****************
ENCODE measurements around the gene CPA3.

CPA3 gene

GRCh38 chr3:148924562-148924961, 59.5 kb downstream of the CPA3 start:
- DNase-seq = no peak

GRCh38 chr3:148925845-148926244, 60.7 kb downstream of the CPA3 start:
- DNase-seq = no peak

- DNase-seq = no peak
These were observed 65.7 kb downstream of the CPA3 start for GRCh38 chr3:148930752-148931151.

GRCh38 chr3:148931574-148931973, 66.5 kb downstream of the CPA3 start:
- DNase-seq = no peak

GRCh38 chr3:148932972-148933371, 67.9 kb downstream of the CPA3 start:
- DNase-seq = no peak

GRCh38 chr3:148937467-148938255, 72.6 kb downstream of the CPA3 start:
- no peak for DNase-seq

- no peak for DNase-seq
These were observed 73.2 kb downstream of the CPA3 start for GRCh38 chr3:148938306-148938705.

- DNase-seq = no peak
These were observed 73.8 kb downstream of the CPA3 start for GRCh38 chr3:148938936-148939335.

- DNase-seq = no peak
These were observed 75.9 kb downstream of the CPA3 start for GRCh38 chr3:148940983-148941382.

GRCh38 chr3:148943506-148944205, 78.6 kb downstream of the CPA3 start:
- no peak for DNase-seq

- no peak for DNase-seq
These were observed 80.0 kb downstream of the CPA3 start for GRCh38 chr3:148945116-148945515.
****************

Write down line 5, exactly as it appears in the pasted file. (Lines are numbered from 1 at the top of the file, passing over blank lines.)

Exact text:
GRCh38 chr3:148925845-148926244, 60.7 kb downstream of the CPA3 start: